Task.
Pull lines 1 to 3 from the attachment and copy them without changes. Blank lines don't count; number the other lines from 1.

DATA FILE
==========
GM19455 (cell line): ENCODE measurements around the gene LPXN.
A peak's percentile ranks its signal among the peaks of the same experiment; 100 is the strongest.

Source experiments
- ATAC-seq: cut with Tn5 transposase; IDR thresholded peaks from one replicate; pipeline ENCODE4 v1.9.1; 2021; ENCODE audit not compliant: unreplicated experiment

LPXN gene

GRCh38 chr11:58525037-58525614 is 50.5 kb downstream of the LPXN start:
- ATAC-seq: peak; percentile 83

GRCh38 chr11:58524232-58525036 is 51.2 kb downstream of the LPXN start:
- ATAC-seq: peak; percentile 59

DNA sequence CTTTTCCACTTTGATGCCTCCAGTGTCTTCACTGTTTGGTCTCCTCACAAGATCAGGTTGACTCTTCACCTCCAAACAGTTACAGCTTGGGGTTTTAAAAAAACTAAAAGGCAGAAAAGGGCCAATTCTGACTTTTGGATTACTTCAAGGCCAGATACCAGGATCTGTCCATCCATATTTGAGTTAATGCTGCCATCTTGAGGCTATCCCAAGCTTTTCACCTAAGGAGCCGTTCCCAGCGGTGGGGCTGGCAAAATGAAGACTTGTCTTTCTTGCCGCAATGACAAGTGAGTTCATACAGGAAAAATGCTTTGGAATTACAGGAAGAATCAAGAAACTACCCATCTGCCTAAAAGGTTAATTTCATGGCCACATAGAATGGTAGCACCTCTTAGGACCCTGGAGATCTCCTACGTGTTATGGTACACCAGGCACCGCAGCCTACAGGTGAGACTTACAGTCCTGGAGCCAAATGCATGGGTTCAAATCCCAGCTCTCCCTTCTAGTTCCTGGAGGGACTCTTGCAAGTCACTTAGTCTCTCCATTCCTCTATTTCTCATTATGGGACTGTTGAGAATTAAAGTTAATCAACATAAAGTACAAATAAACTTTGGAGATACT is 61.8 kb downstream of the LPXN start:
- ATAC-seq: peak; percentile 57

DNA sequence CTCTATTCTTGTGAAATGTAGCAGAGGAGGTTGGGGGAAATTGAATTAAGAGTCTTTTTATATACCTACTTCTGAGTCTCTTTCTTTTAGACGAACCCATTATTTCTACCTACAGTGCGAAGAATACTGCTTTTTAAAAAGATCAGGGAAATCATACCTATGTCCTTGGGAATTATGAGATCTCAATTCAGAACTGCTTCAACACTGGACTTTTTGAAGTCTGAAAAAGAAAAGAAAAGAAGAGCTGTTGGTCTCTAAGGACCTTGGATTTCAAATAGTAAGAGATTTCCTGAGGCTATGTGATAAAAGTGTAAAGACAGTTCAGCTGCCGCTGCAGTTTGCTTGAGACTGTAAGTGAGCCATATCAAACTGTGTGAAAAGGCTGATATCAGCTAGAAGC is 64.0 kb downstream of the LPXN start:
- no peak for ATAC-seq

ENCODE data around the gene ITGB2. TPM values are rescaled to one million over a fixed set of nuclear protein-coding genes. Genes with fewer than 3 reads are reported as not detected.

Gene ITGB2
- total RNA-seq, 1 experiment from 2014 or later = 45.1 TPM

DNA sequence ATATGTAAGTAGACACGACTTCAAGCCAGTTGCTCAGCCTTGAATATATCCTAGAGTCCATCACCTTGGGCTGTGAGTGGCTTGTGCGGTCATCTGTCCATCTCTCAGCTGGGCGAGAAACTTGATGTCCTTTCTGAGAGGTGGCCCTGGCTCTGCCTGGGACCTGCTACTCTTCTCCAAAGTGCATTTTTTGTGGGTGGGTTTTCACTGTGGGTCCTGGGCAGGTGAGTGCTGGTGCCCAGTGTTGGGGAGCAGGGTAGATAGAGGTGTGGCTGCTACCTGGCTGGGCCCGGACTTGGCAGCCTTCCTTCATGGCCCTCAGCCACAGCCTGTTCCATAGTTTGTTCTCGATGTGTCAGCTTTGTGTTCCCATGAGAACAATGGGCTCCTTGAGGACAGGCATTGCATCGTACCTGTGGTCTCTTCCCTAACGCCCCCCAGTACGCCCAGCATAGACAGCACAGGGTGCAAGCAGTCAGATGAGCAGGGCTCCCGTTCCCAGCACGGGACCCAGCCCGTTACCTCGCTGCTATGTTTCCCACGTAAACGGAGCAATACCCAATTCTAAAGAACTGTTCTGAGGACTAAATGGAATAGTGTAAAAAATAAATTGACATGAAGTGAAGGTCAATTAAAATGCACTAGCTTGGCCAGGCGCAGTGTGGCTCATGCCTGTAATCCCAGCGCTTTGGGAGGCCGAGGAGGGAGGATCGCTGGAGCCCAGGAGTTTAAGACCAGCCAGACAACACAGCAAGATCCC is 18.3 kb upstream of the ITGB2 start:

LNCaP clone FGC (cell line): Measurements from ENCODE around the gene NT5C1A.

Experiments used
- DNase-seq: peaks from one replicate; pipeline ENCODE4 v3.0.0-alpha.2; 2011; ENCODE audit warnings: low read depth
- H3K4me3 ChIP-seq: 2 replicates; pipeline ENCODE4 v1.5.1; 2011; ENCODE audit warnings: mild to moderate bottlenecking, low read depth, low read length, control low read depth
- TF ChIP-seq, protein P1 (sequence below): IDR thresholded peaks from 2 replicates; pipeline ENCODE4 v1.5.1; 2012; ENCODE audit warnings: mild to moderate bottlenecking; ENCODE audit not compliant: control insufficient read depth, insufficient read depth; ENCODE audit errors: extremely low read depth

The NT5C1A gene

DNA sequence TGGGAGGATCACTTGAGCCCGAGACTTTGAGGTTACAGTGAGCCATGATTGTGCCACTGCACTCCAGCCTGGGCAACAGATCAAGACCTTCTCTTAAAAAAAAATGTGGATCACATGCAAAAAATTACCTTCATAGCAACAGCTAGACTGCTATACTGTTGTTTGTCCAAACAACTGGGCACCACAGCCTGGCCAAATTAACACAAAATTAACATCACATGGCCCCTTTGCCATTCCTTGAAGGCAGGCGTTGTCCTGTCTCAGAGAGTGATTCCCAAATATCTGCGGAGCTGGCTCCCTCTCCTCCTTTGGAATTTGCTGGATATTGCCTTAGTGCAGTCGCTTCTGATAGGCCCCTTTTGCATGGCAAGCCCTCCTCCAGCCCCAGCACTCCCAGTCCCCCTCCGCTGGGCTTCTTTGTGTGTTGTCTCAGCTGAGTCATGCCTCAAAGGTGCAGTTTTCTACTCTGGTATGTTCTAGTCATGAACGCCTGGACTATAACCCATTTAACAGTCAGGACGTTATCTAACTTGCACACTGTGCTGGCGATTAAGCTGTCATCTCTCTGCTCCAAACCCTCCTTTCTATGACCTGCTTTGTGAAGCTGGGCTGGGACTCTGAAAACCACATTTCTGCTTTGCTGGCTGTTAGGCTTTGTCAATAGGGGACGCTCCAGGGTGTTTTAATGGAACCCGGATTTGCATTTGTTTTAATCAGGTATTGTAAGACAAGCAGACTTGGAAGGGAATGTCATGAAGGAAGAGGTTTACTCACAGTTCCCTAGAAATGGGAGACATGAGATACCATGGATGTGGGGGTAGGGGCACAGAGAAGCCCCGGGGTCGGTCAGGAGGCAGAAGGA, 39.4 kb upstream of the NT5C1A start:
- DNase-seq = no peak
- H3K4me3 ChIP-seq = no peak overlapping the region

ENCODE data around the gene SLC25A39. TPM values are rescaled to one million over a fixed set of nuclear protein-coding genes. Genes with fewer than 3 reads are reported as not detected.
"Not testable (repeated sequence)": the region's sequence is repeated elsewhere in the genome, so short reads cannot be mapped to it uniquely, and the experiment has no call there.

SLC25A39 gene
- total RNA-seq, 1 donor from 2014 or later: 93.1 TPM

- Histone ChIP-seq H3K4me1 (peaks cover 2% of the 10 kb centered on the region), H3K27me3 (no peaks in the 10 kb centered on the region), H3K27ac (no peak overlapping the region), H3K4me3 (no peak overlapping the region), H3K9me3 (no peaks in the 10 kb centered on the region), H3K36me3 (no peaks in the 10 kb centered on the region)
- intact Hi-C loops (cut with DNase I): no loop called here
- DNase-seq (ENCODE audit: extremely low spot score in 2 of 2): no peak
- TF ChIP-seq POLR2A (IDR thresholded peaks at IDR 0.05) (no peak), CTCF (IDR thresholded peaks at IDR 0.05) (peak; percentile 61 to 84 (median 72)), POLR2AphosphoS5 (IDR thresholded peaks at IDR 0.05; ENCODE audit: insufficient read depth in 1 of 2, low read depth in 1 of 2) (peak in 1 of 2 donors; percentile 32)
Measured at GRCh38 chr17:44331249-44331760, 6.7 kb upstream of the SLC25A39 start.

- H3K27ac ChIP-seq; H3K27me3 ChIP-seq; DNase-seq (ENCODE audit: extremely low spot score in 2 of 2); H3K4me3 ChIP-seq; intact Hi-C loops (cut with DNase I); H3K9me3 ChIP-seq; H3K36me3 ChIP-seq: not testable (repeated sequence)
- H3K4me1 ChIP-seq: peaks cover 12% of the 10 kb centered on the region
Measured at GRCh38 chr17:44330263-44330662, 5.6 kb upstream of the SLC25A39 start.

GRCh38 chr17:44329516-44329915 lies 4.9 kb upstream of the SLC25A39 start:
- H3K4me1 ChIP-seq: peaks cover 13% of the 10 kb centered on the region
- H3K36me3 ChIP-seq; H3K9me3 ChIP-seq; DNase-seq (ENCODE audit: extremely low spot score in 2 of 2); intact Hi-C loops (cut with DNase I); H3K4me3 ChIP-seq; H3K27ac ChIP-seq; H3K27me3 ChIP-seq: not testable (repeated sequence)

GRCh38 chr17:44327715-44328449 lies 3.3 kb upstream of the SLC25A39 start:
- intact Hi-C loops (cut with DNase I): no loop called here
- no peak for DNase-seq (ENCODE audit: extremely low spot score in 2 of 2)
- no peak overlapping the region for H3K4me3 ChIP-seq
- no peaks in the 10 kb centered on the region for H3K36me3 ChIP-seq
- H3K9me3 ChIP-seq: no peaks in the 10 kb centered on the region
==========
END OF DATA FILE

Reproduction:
GM19455 (cell line): ENCODE measurements around the gene LPXN.
A peak's percentile ranks its signal among the peaks of the same experiment; 100 is the strongest.

Source experiments